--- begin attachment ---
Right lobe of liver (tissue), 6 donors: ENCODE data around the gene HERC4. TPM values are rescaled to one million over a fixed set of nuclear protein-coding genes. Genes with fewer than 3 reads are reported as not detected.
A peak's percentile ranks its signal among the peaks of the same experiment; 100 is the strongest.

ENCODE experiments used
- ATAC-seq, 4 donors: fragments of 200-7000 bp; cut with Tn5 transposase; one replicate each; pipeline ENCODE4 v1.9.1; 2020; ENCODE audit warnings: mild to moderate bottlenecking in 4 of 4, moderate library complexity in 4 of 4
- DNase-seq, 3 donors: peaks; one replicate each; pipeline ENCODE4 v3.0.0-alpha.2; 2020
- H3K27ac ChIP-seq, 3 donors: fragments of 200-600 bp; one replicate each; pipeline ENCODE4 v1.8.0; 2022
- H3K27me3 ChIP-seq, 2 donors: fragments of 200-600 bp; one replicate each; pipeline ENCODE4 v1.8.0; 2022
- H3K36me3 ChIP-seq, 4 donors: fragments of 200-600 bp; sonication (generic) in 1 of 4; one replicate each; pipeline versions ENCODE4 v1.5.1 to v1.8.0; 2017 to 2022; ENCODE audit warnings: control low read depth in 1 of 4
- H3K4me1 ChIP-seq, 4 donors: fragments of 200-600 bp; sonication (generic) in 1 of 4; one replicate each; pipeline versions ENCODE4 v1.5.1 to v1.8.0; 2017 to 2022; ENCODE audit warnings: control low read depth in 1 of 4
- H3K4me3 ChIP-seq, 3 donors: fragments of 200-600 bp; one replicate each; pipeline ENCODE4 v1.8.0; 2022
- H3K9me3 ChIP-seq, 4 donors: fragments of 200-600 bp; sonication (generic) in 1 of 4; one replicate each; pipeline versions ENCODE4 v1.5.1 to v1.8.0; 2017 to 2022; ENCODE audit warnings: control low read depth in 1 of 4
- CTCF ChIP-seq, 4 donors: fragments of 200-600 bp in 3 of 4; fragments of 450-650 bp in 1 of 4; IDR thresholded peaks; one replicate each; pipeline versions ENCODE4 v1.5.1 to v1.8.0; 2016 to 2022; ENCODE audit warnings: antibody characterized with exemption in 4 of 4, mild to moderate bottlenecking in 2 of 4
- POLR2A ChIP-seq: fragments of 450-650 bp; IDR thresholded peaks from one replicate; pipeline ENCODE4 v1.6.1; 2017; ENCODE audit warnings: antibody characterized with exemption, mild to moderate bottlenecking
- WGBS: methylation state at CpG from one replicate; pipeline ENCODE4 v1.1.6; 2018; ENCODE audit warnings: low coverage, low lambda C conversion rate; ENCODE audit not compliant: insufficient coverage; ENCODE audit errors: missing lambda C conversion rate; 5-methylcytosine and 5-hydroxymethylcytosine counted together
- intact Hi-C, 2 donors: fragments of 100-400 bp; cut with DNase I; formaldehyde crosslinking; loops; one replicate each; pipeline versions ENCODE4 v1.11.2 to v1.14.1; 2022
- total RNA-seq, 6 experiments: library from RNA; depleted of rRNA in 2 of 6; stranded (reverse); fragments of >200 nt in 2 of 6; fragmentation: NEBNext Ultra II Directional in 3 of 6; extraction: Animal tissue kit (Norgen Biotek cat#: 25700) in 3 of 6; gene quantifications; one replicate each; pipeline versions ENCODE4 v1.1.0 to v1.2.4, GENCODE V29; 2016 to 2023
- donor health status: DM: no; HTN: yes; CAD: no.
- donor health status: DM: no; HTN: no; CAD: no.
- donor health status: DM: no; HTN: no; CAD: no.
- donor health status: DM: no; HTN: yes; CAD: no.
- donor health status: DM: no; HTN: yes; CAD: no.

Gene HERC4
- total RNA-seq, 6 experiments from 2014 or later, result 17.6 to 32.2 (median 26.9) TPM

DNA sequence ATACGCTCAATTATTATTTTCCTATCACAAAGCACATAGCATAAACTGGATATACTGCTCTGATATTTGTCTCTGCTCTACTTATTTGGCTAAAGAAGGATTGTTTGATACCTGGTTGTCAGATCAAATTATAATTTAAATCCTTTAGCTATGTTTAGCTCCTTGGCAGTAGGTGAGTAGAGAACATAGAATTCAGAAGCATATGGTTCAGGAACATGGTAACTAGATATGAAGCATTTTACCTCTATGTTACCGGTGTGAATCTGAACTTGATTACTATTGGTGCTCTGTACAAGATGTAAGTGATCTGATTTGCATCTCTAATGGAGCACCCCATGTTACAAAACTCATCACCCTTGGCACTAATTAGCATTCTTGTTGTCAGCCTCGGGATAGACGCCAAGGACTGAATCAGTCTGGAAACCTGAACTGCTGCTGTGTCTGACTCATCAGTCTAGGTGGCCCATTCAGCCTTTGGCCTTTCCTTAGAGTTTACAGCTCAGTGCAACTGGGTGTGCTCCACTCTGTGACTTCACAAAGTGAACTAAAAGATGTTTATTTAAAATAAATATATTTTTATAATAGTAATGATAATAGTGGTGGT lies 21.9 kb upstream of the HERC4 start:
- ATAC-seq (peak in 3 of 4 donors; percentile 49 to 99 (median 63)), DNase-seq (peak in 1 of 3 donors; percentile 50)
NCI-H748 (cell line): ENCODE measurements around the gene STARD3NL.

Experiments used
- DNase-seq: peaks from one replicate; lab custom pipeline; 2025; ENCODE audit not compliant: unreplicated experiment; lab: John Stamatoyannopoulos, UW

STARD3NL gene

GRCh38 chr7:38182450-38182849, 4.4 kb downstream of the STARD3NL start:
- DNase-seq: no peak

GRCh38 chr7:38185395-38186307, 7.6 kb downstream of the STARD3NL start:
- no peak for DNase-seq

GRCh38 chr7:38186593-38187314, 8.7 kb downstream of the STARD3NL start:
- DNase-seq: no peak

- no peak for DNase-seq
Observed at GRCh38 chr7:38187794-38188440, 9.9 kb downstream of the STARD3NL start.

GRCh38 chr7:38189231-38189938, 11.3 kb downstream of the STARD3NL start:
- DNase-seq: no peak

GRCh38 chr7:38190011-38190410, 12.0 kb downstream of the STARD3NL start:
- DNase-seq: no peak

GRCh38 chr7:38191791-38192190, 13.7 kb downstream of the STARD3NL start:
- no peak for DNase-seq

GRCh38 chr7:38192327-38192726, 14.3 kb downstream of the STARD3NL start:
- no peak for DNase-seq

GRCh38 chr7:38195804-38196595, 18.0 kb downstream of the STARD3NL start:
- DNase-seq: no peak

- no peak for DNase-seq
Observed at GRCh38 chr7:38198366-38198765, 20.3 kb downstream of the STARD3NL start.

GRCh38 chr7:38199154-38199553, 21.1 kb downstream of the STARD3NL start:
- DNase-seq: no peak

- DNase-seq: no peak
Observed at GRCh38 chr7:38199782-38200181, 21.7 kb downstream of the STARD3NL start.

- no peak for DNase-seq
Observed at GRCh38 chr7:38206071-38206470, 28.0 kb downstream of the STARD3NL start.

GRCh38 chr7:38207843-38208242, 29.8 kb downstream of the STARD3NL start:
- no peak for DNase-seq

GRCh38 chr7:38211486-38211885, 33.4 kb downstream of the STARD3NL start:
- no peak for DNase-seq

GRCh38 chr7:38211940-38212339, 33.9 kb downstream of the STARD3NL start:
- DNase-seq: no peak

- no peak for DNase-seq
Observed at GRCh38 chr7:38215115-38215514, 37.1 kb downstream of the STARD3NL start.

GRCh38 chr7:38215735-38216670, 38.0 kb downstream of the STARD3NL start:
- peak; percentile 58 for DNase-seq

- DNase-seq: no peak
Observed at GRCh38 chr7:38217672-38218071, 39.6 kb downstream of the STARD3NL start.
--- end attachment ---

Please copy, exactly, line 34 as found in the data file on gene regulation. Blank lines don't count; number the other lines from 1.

GRCh38 chr7:38186593-38187314, 8.7 kb downstream of the STARD3NL start: